The Baby-sitter’s Club-by Ann M. Martin. Kristy, Mary Anne, Stacey and Claudia were my original girl gang. I lived and breathed BSC. Ironically, I never once baby-sat when I was their age because I had two older sisters to do the job.

Please tell me your favorite childhood stories, I know I’m forgetting so many I’ve read.

16 thoughts on “Top Ten Tuesday: Beloved Children’s books

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    1. It was sweet but somehow a little melancholy when momma rabbit struggled to travel the world to deliver eggs on her own before she got her magic shoes. My favorite image was an endless underground burrow filled with piles and piles of brightly colored eggs. A simple but memorable storybook.

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  1. Childhood favorites always seem to stick in our minds. I loved Country Bunny and Charlotte’s Web and Little House and Madeline. I’ve heard from so many people that Babysitters Club is wonderful, too.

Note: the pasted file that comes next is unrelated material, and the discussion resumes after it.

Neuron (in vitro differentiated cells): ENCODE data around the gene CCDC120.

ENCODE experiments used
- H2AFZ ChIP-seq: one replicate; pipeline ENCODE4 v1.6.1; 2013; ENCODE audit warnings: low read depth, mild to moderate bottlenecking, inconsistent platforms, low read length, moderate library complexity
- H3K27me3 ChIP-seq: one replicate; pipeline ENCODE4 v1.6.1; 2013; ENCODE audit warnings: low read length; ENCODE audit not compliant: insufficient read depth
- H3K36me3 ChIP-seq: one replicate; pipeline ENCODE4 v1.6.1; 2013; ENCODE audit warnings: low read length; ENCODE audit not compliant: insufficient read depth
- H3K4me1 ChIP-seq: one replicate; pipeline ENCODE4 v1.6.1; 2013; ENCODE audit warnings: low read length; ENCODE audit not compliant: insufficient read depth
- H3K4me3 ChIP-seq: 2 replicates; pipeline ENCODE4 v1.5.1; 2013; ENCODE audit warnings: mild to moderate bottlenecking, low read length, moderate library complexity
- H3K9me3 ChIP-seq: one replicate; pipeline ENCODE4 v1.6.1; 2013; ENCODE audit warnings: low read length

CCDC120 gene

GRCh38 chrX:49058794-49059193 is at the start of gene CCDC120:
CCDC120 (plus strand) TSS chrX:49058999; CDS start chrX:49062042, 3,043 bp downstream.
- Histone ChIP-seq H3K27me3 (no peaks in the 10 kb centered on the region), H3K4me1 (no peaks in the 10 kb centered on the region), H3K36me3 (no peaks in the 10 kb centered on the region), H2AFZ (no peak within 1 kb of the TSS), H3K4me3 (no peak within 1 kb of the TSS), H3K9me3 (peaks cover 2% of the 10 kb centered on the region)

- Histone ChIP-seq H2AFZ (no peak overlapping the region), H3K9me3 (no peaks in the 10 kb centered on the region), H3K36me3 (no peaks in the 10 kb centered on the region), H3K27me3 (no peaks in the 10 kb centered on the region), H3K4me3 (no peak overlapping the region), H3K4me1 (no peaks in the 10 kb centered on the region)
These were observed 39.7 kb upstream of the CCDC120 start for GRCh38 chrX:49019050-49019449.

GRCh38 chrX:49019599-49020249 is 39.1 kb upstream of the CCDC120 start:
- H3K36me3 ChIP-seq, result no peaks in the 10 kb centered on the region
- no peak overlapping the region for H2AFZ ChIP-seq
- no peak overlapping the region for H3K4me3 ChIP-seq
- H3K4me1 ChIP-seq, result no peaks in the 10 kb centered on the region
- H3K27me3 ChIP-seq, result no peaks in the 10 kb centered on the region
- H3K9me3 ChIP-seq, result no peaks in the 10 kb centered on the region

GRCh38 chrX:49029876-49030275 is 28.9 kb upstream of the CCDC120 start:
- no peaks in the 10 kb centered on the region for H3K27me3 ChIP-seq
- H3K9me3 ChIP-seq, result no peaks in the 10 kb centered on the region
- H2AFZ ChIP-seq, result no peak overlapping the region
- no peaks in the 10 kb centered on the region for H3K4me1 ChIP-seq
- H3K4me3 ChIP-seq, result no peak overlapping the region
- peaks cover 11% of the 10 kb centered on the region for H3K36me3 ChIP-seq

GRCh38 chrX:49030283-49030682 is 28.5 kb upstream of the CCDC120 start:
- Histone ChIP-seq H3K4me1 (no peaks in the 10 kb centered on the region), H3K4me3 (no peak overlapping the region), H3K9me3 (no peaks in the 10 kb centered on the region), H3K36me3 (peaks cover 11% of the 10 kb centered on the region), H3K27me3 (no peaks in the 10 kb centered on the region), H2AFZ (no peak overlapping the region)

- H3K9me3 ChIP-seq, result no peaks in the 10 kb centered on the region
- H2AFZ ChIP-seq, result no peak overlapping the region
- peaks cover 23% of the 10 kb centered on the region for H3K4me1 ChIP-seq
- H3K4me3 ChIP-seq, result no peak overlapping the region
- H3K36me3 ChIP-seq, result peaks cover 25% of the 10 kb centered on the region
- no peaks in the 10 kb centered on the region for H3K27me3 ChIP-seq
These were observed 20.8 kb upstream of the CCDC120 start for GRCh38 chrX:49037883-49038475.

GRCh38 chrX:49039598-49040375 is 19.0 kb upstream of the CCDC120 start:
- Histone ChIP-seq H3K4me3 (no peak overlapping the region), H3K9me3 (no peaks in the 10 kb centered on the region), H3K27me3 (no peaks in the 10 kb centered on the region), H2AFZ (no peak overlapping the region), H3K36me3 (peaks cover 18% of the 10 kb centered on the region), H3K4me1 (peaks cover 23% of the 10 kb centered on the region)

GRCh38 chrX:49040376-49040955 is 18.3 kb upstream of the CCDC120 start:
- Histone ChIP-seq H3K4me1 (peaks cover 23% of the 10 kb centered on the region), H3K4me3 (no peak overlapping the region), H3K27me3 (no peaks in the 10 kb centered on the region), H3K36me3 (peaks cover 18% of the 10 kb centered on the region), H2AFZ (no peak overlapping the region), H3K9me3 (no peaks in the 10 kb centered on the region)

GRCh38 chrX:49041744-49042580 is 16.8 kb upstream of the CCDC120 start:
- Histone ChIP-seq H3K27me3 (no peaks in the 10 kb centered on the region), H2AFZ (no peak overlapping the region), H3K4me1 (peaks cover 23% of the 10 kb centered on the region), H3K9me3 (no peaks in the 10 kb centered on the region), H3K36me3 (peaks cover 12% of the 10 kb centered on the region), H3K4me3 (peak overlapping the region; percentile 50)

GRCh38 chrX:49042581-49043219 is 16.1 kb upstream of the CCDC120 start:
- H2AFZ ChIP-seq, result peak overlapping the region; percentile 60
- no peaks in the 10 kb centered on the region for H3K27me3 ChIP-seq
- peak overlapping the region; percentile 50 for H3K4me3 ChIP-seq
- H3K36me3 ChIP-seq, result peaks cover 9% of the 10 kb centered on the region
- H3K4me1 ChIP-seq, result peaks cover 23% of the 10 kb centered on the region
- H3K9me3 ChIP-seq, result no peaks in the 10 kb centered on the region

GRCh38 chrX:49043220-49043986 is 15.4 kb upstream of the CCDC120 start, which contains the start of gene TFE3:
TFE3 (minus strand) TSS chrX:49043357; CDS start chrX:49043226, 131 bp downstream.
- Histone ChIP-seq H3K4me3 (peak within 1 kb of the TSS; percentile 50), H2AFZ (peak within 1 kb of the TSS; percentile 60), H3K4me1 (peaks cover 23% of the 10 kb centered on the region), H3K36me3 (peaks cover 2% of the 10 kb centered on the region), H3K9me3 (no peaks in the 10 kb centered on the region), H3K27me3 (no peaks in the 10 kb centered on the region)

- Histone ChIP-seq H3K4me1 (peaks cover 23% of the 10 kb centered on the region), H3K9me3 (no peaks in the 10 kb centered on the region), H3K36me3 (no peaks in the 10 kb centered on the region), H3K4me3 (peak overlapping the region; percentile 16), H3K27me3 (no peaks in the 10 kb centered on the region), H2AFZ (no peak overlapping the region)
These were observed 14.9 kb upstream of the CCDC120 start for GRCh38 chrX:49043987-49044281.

I wrote about French favorites from childhood. I hope you will stop by.

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    1. Babysitters weren’t as classic and timeless of course, but the books are experiencing a real resurgence in popularity now. There’s a Netflix show in the works of course!
      French favorites?? I’ll be right over:)

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    1. Madeline was fascinating in it’s anti-conformity storyline. I still own a few of the Madeline goes
      to… books. My hope is to find the London one to add to my collection.
      I’ve read your TTT list and loved it!

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    1. Wait, I think I remember catching an animated version of Madeline long ago. Was that it? She’s just adorable and I think her background would be interesting backstory for a novel character today too. I’d love to read of a female French-centric adventure story.